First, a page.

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Arthritis Rheum. 2000 Sep;43(9):1982-93.

Association of autoantibodies against the phosphatidylserine-prothrombin complex with manifestations of the antiphospholipid syndrome and with the presence of lupus anticoagulant.

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Hokkaido University School of Medicine, Sapporo, Japan.



To clarify the association of autoantibodies against prothrombin with the clinical manifestations of the antiphospholipid syndrome (APS) and with the presence of lupus anticoagulant (LAC).


We examined 265 patients who visited our autoimmune disease clinic. IgG and IgM antiprothrombin antibodies were tested by enzyme-linked immunosorbent assay (ELISA) as either antiphosphatidylserine-prothrombin complex (aPS/PT) antibodies or as antibodies against prothrombin coated on irradiated ELISA plates (as antigen) (aPT). IgG, IgM, and IgA anticardiolipin (aCL) antibodies and their beta2-glycoprotein I (beta2GPI) dependency were also evaluated by ELISA. LAC was tested by 3 different methods.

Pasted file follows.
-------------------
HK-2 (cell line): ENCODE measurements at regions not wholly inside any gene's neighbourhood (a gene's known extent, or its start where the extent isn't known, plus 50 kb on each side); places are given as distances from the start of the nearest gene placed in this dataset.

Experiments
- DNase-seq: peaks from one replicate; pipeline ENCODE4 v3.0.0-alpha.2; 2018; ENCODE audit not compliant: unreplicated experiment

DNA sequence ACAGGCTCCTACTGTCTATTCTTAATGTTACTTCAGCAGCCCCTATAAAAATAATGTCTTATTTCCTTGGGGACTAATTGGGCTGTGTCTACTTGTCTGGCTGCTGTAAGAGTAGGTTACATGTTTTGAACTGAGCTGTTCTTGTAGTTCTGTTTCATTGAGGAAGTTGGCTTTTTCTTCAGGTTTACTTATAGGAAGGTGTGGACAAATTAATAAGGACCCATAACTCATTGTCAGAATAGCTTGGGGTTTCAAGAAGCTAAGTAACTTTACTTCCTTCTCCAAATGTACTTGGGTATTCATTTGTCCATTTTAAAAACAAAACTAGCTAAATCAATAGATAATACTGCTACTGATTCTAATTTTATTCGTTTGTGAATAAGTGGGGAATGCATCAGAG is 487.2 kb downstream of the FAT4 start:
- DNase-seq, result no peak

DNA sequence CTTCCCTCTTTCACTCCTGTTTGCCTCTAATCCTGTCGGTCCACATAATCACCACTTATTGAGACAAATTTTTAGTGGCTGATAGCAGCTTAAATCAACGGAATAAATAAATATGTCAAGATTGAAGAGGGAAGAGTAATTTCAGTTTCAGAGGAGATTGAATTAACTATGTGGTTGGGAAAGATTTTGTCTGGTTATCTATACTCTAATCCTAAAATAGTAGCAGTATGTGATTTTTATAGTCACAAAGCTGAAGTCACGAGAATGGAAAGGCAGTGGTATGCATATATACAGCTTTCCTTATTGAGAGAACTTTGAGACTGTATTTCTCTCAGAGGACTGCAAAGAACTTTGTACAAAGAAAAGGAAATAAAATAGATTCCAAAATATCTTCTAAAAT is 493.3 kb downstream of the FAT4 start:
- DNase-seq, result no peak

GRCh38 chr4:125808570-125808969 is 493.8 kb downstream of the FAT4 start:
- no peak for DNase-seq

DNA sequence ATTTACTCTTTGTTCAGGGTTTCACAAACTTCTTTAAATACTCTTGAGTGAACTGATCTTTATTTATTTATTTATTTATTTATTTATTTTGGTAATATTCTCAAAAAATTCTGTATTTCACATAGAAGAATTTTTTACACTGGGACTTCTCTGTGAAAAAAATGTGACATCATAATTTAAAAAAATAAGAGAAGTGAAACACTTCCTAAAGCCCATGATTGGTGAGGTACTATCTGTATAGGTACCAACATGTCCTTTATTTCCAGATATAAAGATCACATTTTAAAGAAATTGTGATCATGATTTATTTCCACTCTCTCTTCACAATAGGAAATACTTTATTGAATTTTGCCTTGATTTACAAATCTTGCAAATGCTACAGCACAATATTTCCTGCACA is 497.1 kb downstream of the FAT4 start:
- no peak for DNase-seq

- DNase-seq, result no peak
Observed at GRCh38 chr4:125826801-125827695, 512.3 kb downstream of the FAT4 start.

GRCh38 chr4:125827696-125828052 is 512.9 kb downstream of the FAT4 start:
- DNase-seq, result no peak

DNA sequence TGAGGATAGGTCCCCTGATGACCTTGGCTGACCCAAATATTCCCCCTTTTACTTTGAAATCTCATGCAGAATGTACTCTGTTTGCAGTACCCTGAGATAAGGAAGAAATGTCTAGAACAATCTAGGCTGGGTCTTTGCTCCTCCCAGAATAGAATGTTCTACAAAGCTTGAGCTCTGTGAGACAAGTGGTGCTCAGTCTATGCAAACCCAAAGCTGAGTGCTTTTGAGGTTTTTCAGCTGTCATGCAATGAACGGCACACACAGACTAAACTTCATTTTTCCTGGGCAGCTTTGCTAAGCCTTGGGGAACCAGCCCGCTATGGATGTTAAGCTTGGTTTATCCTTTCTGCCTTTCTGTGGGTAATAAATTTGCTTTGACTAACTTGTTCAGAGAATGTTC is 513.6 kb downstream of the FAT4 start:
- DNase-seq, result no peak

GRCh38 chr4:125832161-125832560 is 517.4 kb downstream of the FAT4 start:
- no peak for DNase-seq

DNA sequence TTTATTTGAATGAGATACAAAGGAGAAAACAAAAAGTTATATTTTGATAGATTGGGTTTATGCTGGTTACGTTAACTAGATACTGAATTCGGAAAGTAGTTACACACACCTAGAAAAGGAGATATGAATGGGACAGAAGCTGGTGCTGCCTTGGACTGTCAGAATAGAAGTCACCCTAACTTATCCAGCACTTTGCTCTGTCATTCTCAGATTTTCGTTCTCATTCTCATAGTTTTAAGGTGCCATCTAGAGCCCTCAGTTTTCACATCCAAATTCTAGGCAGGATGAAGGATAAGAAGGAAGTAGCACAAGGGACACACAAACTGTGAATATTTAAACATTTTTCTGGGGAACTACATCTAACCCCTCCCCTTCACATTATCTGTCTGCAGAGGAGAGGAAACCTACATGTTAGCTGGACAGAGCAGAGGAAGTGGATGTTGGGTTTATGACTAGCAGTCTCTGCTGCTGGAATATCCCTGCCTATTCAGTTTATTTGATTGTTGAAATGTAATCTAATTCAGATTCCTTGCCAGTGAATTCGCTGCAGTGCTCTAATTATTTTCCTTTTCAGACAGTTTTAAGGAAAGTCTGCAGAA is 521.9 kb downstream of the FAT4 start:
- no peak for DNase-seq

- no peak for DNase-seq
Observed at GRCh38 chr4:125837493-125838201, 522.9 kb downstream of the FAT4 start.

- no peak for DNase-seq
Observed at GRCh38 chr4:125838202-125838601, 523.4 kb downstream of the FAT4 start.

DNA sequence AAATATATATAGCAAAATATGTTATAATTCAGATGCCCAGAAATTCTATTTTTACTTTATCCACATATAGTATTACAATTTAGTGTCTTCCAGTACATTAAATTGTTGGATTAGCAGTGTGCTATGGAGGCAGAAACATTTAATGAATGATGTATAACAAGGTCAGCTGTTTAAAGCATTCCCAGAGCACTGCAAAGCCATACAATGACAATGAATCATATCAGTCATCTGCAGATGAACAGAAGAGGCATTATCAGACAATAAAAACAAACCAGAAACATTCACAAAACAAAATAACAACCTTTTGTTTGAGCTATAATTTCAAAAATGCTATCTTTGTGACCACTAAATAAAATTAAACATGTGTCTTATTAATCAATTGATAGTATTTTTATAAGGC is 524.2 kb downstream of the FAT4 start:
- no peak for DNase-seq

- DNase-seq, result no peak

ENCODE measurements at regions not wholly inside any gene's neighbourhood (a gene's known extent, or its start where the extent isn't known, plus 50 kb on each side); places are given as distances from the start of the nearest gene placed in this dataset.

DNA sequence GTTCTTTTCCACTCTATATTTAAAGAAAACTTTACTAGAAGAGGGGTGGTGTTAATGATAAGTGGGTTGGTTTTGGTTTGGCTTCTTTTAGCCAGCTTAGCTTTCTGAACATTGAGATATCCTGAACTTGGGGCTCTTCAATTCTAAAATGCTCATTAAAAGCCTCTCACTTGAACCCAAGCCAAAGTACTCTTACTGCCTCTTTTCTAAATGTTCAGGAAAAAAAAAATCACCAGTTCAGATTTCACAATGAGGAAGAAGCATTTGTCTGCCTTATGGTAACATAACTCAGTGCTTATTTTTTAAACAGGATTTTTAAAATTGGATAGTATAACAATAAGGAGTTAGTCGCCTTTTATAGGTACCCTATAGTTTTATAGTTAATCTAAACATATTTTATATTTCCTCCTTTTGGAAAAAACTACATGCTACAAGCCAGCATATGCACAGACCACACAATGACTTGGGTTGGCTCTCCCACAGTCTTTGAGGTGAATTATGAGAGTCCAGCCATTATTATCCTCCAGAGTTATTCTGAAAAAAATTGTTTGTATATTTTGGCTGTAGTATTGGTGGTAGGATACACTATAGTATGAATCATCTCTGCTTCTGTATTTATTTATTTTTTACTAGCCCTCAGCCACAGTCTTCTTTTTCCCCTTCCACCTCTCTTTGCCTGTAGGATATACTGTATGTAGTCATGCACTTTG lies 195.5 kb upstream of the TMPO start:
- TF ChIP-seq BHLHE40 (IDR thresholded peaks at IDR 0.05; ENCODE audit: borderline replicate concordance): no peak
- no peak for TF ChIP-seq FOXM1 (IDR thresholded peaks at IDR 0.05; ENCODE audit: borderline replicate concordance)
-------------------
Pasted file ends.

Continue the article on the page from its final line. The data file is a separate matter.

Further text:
The presence of aPS/PT, but not of aPT, significantly correlated with the clinical manifestations of APS (odds ratio [OR] 4.39, 95% confidence interval [95% CI] 2.06-9.38), and aPS/PT antibodies were as specific as beta2GPI-dependent aCL for APS (93.1% for both). IgG aPS/PT strongly correlated with the presence of LAC as detected using the dilute Russell viper venom time test (OR 38.2, 95% CI 13.4-109.1).


Antiprothrombin antibodies are heterogeneous and their clinical relevance depends on the method of detection applied. Positive results on the aPS/PT test can serve as a marker of thrombotic events in patients with autoimmune diseases.

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